If you have been diagnosed with a critical threatening cancer, heart attack, stroke it possible that worrying about finances may not help you in your fight to get well?  Working with the 75%-80% of takehome may be possible if nothing else changes.  If you are hospitalized, do you know what it costs for parking to have your family visit you regularly.  Would they perhaps spend more on food since they may be home less to prepare meals?  Would they just pickup or order more food in that instance?  Could you need special food that perhaps costs more than what you would normally purchase for your family?  Could you need medications and treatments not covered by your benefits?  Where will the additional funds come from?
Generally, the savings account goes first (for those who have funds available).  Then it's the TFSA's, the Line of Credit, then the credit cards and last but not least the RRSP.  Would making these withdrawals add stress to the sick person and the family?  How much further could that set your retirement back?  You would probably put retirement on the back burner while you fight for your life.  I need to survive first.  I'll worry about retirement later.  I submit it would add great stress to have to go through all that. 
What if you could have access to $25000, $50000, $500000?  Would that keep your RRSP's in place and avoid the huge taxation of an early withdrawal?  Would it minimize or eliminate the need to rack up debt on your Lines of Credits and credit cards?  Compare the costs of a premium against a taxable withdrawal or huge interest debt.
It would be nice to have your credit card and Line of Credit companies call you up and say....Dear valued customer, we understand you have a critical illness so you can have this money interest free. You don't even have to make payments until you recover since we know you'll be taking home less than normal.  I haven't heard of that happening yet.  Would Canada Revenue Agency say that since you're sick, we won't charge you the withdrawal penalties for cashing in your RRSP's....10% for up to $4999, 20% for $5000-$14999 and 30% for $15000 plus.  We won't add all that money you take out to your income for the year and tax you on the overall amount.  I haven't heard of that either.
If your spouse needs to take extra time off work to help out with taking you to appointmens or taking care of the added load of household and family duties, will their benefit plan cover them (if they have one)?  It may not since they aren't the sick party.  They may have to work less and bring in even less income as well.  What does all that do for a family's stress level? 
Critical Illness insurance will not prevent any of the illnesses.  It gives you and your family options to deal with your situation and allows you to focus on getting better as opposed to worrying about finances while trying to get better.  What if the treatment you need is in another country and not covered by your plan?  What would you do to try and save your life?  What would you cash in or sell if you didn't have these funds available?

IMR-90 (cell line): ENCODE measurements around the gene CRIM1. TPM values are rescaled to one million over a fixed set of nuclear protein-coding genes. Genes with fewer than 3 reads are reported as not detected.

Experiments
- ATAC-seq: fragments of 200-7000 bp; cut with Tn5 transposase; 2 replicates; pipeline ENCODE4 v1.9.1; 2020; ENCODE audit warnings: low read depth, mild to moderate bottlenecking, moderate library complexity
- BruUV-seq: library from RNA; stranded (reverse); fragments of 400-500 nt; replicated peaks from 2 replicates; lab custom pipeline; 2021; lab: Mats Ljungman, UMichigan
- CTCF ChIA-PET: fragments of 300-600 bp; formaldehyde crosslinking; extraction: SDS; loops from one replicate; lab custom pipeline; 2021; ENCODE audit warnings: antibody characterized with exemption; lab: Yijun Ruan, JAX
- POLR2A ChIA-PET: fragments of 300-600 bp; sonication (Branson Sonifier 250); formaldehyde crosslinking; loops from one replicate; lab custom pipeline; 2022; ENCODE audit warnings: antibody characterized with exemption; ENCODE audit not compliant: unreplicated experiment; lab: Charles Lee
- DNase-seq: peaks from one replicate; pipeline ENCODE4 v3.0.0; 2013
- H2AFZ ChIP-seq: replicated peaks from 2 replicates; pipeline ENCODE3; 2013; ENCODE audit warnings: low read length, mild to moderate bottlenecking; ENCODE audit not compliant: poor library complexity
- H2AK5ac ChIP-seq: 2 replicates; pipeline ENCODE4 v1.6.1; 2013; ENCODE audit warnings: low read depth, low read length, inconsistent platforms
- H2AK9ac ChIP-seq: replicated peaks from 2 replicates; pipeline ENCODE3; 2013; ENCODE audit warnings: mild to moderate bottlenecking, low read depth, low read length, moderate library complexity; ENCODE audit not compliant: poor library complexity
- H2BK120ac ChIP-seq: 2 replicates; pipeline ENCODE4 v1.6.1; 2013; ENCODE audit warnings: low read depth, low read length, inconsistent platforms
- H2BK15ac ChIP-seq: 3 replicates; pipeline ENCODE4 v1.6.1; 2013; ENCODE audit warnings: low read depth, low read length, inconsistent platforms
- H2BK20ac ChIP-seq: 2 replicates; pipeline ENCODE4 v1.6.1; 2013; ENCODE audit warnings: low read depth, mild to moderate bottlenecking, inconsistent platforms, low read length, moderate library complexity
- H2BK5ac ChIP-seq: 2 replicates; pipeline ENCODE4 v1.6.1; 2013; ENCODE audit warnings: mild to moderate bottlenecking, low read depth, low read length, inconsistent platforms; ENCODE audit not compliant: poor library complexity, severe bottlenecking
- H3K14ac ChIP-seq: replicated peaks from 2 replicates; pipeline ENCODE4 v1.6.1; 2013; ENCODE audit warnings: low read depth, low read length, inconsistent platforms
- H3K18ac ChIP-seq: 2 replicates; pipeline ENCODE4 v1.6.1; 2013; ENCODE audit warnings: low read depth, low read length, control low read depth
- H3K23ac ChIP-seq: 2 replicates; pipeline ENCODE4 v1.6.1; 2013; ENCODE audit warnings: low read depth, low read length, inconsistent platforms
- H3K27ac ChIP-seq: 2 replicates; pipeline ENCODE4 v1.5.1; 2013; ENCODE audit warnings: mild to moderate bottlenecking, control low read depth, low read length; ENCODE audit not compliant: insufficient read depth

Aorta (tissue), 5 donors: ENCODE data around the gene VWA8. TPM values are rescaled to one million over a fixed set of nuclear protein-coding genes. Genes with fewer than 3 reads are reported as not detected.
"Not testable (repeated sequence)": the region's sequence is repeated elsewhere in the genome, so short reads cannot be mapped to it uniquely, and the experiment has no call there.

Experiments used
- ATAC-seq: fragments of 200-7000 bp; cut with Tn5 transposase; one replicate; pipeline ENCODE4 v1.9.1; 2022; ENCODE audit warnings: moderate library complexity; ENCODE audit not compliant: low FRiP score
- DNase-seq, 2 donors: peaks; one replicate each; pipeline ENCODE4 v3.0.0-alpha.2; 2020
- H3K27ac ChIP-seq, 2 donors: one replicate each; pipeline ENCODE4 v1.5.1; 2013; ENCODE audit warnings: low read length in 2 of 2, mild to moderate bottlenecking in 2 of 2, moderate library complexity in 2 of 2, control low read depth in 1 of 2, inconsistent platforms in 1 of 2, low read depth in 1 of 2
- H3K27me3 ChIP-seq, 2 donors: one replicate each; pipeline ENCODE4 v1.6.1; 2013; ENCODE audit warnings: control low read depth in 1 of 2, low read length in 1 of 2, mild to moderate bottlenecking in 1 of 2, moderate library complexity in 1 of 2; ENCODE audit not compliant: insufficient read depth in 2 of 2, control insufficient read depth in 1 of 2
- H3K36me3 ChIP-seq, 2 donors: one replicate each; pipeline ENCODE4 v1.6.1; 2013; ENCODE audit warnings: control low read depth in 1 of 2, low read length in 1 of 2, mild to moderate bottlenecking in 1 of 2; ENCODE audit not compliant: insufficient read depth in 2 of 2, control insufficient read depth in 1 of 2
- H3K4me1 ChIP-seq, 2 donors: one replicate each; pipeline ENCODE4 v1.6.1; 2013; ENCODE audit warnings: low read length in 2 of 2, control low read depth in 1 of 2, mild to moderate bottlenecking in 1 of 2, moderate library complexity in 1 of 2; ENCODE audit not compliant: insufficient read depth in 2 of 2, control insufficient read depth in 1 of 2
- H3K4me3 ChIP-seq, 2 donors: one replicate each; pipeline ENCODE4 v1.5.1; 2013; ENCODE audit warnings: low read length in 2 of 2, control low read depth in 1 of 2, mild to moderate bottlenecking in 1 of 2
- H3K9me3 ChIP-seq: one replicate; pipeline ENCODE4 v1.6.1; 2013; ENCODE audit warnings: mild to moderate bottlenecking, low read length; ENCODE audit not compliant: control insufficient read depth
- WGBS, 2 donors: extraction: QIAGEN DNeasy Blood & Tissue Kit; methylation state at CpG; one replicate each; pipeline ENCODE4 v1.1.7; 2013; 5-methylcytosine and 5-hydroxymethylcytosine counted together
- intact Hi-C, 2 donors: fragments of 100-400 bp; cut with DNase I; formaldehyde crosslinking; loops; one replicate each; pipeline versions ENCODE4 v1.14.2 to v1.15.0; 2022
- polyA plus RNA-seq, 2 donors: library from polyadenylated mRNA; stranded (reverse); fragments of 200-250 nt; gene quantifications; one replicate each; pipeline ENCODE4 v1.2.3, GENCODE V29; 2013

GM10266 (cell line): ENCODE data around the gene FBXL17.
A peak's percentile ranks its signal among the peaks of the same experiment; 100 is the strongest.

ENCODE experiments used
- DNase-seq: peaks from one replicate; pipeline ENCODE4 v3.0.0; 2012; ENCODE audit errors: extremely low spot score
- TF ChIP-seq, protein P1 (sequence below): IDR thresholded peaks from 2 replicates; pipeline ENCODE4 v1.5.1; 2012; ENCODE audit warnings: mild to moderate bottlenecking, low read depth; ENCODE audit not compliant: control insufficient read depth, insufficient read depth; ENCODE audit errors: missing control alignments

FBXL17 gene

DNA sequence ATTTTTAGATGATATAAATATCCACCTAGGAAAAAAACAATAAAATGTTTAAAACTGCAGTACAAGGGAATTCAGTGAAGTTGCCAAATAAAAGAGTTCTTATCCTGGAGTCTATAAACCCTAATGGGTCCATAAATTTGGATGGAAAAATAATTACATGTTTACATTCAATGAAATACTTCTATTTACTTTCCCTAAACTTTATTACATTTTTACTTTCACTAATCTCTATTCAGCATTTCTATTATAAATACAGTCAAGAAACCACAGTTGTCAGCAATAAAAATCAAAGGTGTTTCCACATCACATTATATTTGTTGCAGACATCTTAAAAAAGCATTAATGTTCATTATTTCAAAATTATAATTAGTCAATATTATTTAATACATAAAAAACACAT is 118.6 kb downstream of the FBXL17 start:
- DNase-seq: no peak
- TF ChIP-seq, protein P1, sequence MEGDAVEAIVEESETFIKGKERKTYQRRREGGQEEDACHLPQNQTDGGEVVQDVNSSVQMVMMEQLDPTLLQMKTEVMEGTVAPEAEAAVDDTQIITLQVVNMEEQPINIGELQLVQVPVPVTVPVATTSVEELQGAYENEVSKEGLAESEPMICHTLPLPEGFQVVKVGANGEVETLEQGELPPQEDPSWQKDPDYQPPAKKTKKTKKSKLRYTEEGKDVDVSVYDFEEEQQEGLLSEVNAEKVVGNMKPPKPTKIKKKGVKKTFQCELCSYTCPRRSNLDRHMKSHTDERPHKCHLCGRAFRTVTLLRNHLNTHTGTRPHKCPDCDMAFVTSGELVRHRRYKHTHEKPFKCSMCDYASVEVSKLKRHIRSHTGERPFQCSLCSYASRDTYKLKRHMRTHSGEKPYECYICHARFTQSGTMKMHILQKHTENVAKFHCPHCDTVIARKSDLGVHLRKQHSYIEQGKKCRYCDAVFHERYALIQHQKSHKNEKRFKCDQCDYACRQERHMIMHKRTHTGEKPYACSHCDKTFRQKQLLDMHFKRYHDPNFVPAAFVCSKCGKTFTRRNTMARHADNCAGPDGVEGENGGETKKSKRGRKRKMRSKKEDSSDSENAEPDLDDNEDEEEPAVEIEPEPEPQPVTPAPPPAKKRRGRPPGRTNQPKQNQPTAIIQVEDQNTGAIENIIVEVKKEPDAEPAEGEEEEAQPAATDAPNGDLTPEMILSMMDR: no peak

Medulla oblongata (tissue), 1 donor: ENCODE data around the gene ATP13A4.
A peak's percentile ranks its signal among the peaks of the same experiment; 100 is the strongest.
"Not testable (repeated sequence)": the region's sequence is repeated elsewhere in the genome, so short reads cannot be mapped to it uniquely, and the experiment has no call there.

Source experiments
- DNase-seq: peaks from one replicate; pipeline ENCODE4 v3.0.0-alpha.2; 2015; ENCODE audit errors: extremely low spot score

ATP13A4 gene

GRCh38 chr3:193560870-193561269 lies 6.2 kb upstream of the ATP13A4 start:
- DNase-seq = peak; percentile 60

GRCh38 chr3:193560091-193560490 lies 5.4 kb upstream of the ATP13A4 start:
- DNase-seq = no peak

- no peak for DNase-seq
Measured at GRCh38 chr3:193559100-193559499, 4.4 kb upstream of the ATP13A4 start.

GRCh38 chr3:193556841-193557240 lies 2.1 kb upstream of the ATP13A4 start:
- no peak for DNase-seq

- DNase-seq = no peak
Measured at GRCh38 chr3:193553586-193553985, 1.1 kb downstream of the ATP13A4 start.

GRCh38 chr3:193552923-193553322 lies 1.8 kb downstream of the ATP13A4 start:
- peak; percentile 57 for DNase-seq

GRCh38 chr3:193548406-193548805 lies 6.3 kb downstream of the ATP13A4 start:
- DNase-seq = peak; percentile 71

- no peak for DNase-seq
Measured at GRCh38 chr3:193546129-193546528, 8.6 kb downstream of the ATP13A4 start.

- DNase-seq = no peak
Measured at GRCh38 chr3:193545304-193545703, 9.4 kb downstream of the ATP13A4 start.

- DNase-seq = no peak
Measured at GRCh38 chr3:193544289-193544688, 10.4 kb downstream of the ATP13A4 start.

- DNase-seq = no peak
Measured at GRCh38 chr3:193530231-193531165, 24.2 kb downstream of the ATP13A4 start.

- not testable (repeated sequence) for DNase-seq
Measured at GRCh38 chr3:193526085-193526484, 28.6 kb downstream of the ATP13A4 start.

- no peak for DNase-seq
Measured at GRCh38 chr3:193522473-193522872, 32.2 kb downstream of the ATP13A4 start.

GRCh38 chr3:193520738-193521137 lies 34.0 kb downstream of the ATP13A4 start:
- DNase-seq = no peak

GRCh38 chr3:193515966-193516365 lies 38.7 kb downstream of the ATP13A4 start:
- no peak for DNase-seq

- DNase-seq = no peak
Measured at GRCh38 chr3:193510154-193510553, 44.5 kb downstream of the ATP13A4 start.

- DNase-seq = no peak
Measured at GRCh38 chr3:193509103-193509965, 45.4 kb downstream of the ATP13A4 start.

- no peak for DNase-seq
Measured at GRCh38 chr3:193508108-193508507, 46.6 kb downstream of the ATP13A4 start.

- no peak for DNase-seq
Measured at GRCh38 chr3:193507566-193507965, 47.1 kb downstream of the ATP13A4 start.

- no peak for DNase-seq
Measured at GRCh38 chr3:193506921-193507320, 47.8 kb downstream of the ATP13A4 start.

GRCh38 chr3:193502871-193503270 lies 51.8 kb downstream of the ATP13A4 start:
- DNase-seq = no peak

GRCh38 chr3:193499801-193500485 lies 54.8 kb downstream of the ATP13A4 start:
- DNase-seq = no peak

What if you won't recover?  It is an unfortunate reality.  Could these funds give you the opportunity for a spouse to take time off to spend with you......take that trip that you've always wanted, cross a few things off your bucket list? 
OPTIONS---That is what Critical Illness Insurance gives a family.  It allows for the bills to be taken care of so that you and your family can focus on recovery.  I believe the absence or minimizing of stress would be better for any recovery attempts.  Please contact us for further discussion.  Let us protect you and your family.
Glenval Griffiths, CHS
Griffiths Insurance and Financial Services

INSURANCE--Who Needs It?

Posted on September 24, 2013 at 4:03 PM Comments comments (34)
In my time serving the insurance industry, i've heard a variety of reasons why folks don't purchase insurance or enough of it.
First, let me say that i believe in the products, which is why I purchase such products for myself and my family.
I've heard several over the years and my favourite is "I don't believe in life insurance".  I submit that I have not heard of beneficiaries refusing to collect the proceeds to support that claim.  There should be more insurance benefits refused if the statement matches the reality.  It is not that folks don't believe in insurance and what it does; it is that they may not see the importance at the time of disucssion.
Let's be to noone likes paying for insurance, but we like what it does for us when needed. 
What will happen to my family financially if i'm unable to provide as a result of death, critical illness or disability?
Will we be able to pay the rent or mortgage?
Will we be able to afford the vehicle payments?
Will the kids be able to continue in thier activities?
Will my spouse be able to take time off to adjust and care for the children?
Will we need additional childcare?
Can they stay in the same home and attend the same schools without my income?
Will additional employment be needed for the family to survive financially?
If so, who will take care of the children and how will they manage?
These are some of the questions we need to ask ourselves.  Do we have the answers or do they bring up more questions?
Also, if the proper coverage seems too costly, remember that some is better than none. 
Please review your situation.  My team and I are available to help and look forward to working with you.